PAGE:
- As humanity grapples with the social, economic, and political disruption caused by the coronavirus disease 2019 (COVID-19) pandemic, many healthcare systems across the globe have been working to set appropriate expectations for patients being treated during these challenging times. As of June 8, 2020, there are close to 2 million COVID-19 cases in the United States with 112,000 deaths [coronavirus.jhu.edu]. As patient volumes increased, healthcare systems and state and federal governments scrambled to address critical shortages of COVID-19 test kits, personal protective equipment, pharmaceutical drugs, and medical equipment such as mechanical ventilators.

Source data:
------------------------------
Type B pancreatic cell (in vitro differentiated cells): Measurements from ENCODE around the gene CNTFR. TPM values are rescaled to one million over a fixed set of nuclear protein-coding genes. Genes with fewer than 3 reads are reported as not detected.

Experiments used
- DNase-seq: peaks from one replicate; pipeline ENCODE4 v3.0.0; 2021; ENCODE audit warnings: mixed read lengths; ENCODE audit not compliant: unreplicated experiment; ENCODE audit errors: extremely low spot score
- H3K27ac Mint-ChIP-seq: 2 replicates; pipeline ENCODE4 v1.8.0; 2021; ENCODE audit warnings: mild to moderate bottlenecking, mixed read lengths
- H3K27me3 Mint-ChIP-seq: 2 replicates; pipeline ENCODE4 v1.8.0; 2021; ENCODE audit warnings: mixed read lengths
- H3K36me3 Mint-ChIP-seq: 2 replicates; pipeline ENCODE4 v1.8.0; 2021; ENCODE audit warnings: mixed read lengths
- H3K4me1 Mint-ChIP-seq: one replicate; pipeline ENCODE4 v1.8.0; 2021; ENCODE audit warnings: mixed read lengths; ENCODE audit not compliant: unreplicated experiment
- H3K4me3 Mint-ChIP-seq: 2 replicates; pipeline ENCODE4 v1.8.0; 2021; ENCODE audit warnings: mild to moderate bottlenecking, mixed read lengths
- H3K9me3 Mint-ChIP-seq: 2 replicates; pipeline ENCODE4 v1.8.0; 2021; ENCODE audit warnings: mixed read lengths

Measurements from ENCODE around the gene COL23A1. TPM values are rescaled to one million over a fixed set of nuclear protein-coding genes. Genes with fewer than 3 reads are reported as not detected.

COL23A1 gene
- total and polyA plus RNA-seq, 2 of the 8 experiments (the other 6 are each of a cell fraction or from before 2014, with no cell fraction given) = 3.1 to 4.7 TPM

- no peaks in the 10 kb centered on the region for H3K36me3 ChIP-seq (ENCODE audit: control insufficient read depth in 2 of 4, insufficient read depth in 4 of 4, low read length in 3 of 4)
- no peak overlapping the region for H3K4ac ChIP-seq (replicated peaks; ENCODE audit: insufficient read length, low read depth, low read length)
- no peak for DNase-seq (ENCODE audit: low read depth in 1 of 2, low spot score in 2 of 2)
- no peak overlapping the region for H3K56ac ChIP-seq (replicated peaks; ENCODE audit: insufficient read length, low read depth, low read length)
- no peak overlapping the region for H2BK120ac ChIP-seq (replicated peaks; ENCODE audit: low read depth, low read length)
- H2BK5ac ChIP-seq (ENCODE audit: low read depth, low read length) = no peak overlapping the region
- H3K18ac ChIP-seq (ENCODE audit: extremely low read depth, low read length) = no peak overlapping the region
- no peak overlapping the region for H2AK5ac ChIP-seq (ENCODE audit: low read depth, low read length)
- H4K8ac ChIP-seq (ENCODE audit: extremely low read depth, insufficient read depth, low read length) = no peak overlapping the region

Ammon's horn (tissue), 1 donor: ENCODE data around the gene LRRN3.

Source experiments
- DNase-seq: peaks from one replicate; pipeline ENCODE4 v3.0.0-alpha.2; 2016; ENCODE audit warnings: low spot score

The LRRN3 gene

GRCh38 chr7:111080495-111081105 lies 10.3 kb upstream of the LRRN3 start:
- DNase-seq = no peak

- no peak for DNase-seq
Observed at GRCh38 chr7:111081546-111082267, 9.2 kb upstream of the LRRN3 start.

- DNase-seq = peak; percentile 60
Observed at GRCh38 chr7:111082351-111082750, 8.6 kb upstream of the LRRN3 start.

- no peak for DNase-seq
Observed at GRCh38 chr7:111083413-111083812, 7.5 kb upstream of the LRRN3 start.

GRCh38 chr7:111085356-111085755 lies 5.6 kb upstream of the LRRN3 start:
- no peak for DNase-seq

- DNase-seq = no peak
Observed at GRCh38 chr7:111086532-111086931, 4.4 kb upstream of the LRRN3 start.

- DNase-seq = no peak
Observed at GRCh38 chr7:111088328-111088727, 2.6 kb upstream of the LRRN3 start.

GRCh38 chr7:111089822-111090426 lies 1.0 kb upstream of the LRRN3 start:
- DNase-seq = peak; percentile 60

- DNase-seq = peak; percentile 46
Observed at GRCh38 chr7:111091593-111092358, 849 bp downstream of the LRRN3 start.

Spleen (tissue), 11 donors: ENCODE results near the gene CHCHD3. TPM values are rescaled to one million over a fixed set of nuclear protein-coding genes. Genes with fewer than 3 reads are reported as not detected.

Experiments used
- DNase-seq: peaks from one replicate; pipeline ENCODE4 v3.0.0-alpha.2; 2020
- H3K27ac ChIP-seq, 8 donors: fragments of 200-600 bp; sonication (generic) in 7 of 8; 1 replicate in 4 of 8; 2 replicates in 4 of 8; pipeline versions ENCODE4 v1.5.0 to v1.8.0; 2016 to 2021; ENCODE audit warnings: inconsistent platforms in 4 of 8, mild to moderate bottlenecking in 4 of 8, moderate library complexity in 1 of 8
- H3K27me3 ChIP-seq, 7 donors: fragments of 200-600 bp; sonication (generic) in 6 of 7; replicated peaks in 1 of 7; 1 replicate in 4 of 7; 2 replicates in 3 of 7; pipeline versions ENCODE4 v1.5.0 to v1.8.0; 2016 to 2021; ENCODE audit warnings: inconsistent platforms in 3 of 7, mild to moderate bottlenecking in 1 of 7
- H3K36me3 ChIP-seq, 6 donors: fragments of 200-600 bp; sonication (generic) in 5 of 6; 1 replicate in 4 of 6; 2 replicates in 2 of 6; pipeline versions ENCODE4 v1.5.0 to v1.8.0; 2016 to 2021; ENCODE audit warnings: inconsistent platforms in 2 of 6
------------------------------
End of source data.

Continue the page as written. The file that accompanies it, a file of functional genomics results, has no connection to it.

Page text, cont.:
- The Centers for Medicare and Medicaid Services (CMS) introduced 2 Current Procedural Terminology (CPT) codes that allow clinicians to bill for time spent discussing advance care planning (ACP) effective January 1, 2016. As defined by Sudore et al,1 ACP is “a process that supports adults at any age or stage of health in understanding and sharing their personal values, life goals, and preferences regarding future medical care….[with] the goal…that people receive medical care that is consistent with their values, goals and preferences during serious and chronic illness.” Proponents applauded this new policy as a method to incentivize ACP, potentially increasing the uptake of ACP and thereby improving the delivery of medical care that aligns with the patients’ goals, values, and preferences.